Carbon nanotubes, toughened ceramic, NTPT® carbon (originally developed for the sails of racing yachts), silicon nitride, gold fused with carbon and quartz, perfluoroelastomer and all sorts of other alchemist fantasies are concocted to give the watches a unique patina and impressive resilience. Add to this the real-life crash tests executed by the brand’s stable of athletes and you begin to understand at least some of the zeros in the price tag.

RM 07-02 Pink Lady watch
The Richard Mille RM 07-02 Pink Lady watch encapsulates complex mechanics in a transparent block of pink sapphire as its case (POA).

For the RM056 series and the RM 07-02 Lady Pink (above), where the case is manufactured from sapphire crystal, Mille had to find new ways to polish crystal to the required dimensions of the tonneau case. Polishing flat surfaces is easy, but polishing complex curved surfaces presents a whole new set of problems. The method requires that the surfaces be polished using ultrasound in a pot of viscous diamond-particle filled mud, where the effects of polishing cannot be measured. The failure rate for such a process is high when the three parts of the case have to fit to within the same 100th of a millimetre tolerance.

21st-century movements

Apart from the cases, the movements inside are not standard, have usually required a comprehensive redesign and are coated in materials new to high-end watchmaking. Mille never did enter the classical world of Geneva stripes and perlage decorations - his watch movements are coated in PVD (Physical Vapor Deposition) or Titalyt. The movement parts are usually a hybrid of titanium with other materials that Mille’s dedicated team of watchmakers and micro engineers spend years perfecting.

Richard Mille's RM018 Boucheron watch features a gear train comprised of wheels created from semi-precious stone. The research required for such innovation takes years, with dedicated teams of watchmakers and micro engineers.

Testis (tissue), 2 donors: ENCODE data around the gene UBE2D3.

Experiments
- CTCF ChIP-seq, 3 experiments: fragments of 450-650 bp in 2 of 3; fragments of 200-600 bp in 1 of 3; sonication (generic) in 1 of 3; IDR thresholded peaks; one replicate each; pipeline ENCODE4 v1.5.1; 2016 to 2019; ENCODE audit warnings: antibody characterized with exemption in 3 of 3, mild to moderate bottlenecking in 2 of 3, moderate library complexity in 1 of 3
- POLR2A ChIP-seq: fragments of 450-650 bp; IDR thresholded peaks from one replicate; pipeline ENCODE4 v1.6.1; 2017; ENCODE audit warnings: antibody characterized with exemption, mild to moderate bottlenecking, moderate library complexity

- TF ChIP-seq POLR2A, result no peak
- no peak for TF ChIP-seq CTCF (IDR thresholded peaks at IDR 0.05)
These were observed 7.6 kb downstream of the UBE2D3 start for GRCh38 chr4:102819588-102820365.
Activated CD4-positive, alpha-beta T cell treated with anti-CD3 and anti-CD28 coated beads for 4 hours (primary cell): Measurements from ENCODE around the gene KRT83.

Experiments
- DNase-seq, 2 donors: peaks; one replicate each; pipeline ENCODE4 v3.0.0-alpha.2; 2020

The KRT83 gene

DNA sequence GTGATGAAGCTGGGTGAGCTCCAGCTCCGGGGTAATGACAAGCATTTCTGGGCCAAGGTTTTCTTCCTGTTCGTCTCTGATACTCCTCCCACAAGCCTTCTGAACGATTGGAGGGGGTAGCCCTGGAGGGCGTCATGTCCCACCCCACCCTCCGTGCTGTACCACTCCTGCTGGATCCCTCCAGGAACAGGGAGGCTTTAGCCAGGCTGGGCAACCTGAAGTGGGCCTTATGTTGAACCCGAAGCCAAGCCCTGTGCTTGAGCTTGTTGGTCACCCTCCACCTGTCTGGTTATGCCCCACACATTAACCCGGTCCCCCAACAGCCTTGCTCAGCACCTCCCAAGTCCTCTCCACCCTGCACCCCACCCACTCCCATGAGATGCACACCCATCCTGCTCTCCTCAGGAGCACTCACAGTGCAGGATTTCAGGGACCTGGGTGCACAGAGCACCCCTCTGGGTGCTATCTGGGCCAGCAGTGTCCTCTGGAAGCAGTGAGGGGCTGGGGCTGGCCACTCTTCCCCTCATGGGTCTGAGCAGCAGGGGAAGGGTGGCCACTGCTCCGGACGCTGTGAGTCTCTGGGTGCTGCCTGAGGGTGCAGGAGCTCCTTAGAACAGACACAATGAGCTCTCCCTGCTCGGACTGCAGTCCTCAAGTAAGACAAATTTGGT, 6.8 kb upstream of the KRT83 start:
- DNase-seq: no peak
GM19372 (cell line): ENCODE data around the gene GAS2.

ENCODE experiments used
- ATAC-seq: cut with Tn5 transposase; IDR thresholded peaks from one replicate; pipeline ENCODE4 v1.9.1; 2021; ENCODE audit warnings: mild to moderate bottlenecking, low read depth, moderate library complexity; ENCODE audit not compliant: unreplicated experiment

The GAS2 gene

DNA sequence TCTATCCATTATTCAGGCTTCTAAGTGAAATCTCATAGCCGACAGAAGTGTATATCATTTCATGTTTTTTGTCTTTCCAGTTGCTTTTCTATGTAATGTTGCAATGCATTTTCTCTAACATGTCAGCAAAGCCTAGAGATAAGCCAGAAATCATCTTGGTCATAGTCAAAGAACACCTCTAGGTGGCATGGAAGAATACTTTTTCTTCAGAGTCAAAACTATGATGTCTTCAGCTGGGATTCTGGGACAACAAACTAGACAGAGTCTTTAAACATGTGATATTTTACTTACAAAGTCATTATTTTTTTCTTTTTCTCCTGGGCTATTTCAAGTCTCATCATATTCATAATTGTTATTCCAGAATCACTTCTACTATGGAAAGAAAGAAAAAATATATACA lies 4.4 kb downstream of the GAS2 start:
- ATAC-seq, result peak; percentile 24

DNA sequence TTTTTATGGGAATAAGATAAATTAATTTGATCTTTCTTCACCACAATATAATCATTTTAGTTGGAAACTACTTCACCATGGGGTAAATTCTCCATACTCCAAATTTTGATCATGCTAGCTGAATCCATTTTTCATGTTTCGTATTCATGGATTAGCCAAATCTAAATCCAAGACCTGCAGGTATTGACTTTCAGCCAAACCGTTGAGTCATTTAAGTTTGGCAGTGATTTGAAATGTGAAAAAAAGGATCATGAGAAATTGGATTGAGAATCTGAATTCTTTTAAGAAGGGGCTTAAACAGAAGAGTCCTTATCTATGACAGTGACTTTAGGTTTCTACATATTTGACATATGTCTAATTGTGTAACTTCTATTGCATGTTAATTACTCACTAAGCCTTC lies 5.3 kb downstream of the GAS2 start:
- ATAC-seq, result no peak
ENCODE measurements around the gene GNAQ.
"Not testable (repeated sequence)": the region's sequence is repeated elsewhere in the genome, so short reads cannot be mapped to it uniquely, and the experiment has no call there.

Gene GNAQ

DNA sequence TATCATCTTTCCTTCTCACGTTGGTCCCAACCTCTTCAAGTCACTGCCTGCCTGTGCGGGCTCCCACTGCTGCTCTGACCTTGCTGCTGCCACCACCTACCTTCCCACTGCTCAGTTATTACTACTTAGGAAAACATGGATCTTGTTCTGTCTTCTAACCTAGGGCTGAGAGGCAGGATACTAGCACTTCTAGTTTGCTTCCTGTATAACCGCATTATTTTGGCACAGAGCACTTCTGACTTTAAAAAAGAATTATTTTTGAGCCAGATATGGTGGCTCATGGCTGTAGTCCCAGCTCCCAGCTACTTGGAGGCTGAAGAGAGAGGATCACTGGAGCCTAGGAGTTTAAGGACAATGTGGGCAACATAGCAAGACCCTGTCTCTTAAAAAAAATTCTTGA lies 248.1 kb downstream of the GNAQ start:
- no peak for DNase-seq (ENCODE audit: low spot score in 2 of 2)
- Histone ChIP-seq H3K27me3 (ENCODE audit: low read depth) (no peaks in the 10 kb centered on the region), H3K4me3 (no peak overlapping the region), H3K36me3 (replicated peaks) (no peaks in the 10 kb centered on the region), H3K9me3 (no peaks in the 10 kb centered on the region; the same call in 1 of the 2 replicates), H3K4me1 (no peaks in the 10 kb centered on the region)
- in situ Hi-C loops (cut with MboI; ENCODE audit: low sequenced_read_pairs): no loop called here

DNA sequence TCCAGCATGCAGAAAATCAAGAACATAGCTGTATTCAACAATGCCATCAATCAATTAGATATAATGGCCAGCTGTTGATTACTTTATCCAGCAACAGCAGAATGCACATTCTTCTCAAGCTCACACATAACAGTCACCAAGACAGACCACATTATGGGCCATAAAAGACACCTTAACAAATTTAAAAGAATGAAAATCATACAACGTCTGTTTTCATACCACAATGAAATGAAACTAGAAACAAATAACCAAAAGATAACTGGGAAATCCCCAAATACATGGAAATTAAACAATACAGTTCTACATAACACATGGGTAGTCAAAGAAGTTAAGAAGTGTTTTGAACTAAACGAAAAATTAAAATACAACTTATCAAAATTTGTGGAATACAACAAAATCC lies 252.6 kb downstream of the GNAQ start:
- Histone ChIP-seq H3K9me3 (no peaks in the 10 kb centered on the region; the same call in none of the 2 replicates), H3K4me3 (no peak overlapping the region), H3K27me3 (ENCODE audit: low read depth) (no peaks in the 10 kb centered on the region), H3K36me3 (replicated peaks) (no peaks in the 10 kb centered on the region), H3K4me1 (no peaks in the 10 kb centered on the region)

In one instance, for the RM018 Boucheron, the gear train was comprised of wheels created from semi-precious stone that had been placed within a heated brass surround before being fixed as the brass cooled. The research required for such innovations takes years, with dedicated teams of watchmakers and micro engineers.

Watches made like Formula 1 cars

This may not be the model of the lonely Swiss watchmaker, but then Mille never intended for it to be so. Richard Mille watches are more akin to Formula 1 cars with their cutting-edge use of material science, combining hand finishing with exemplary mechanics and, by necessity, a highly limited production.

RM 50-03 McLaren F1 watch
By mixing titanium and Carbon TPT™ with Graph TPT™, the carbon’s physical qualities are enhanced creating a material six times lighter than steel and 200 times stronger - a featherweight chassis for the RM 50-03 McLaren F1 chronograph (£964,000).

The comparison between a Formula 1 car and a Richard Mille watch is what justifies the price tag. Richard Mille watches are the most expensive racing machines for the wrist. Just like a Formula 1 car, they are far more than the sum of their parts, elevating timekeeping to the highest form of technical art.

Article updated September 2017